LILLINGTON, N.C. (AP) — There's an old southern tradition of shooting mistletoe out of treetops with a .22 rifle, or even a shotgun. Forrest Altman prefers a kinder, gentler way of harvesting the parasitic evergreen plant long associated with Christmas holiday romance.
For the past 30 years, the publisher and retired Guilford College English professor has been leading canoeists and kayakers on an annual Sprig Outing along the Upper Little River south of Raleigh, where low-hanging swamp branches make the use of firearms unnecessary.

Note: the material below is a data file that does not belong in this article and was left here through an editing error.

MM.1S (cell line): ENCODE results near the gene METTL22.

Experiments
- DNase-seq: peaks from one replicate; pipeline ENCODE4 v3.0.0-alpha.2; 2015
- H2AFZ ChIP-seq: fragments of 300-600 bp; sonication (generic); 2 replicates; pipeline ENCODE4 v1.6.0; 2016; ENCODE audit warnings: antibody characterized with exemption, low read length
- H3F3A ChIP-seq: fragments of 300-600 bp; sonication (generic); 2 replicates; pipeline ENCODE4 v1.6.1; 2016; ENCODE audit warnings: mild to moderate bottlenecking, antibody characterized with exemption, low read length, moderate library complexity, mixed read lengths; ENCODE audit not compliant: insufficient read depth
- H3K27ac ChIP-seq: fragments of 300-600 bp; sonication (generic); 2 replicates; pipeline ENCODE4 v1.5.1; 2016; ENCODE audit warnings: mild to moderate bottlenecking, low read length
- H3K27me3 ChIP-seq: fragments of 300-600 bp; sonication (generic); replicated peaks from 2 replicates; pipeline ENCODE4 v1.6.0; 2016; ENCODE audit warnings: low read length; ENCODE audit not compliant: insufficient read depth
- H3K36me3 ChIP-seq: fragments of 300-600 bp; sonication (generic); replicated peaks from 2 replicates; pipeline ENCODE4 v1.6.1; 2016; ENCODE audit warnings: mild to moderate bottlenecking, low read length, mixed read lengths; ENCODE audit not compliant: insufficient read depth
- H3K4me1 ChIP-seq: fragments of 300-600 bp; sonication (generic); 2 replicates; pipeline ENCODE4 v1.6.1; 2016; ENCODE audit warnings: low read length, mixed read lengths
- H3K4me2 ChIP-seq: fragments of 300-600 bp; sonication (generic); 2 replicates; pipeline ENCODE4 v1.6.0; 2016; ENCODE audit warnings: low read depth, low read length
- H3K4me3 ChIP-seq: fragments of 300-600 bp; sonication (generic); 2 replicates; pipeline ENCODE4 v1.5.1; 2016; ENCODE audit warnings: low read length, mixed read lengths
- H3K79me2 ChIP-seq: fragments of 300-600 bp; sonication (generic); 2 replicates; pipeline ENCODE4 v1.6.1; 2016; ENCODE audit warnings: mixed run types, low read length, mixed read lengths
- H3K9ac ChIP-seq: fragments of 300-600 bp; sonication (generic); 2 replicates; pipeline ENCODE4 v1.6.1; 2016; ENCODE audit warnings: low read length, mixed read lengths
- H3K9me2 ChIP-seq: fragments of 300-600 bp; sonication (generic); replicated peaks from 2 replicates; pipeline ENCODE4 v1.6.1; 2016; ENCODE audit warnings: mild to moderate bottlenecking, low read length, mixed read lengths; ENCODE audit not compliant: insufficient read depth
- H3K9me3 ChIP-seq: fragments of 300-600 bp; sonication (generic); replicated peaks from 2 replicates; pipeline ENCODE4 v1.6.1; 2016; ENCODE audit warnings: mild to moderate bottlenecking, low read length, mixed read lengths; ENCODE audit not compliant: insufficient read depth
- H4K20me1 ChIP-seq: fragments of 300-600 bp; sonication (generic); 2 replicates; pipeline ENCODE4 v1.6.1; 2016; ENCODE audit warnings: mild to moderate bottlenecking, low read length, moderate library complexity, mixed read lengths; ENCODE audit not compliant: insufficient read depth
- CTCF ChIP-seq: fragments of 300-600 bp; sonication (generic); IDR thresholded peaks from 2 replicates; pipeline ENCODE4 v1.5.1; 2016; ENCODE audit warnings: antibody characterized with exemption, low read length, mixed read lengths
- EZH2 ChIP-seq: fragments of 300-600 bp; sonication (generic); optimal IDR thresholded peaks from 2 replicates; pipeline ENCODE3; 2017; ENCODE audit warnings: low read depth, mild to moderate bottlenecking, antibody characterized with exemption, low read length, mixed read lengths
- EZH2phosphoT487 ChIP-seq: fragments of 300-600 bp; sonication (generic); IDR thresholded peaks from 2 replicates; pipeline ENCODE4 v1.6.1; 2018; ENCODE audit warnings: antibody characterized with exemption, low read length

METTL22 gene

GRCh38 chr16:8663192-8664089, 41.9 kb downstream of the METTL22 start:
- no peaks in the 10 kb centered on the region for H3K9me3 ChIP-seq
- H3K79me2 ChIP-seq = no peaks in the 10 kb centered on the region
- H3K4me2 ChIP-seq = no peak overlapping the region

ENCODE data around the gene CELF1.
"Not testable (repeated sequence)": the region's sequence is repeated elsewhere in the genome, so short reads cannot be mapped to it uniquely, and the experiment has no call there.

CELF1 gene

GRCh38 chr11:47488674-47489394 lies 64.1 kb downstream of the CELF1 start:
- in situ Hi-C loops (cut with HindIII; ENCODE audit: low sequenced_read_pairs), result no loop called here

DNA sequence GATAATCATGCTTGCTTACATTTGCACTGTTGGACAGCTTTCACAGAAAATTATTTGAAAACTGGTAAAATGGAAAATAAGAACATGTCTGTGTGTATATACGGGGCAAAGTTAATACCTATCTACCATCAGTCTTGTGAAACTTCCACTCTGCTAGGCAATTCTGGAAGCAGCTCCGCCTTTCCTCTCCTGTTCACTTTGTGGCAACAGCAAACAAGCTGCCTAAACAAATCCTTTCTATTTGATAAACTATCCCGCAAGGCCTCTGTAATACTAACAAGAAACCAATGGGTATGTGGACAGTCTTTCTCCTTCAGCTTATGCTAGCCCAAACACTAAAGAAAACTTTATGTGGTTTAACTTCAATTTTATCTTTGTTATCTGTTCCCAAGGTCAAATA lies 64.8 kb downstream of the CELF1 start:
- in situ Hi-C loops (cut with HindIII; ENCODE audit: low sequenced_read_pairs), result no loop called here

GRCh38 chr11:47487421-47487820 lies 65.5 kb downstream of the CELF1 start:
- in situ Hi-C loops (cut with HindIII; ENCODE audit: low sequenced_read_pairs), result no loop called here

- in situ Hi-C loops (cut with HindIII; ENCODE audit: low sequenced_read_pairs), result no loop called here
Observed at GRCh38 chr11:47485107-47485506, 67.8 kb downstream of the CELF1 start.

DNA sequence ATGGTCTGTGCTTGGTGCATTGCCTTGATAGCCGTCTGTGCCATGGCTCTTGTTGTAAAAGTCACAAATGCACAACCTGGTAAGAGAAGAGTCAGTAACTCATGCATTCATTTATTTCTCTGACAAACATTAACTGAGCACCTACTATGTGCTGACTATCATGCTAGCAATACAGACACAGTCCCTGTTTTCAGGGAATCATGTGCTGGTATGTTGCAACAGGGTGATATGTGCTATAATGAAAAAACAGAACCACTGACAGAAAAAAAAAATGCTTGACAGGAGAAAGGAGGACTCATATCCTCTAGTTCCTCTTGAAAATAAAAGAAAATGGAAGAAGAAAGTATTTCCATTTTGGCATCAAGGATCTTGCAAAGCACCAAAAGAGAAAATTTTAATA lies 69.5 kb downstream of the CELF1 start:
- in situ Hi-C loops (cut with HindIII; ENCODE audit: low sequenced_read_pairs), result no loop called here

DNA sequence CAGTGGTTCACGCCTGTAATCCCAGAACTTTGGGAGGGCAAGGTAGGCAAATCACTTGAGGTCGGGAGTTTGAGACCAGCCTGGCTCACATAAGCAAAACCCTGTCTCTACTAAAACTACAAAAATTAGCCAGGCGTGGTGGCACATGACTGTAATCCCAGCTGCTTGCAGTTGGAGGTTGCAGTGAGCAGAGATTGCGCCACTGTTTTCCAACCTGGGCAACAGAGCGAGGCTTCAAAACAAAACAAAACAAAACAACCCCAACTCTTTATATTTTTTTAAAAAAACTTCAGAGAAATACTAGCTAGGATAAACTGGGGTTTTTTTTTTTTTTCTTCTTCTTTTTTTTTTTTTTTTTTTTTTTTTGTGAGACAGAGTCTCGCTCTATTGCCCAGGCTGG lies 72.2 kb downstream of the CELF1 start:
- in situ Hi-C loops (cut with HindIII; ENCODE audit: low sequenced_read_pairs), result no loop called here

Instead of guns, Altman uses long poles with hooks on their ends.
Mistletoe grows on a variety of trees and is harvested commercially in orchards, as well as in the wild. But the sprigs gathered on this expedition are for personal use and gifting.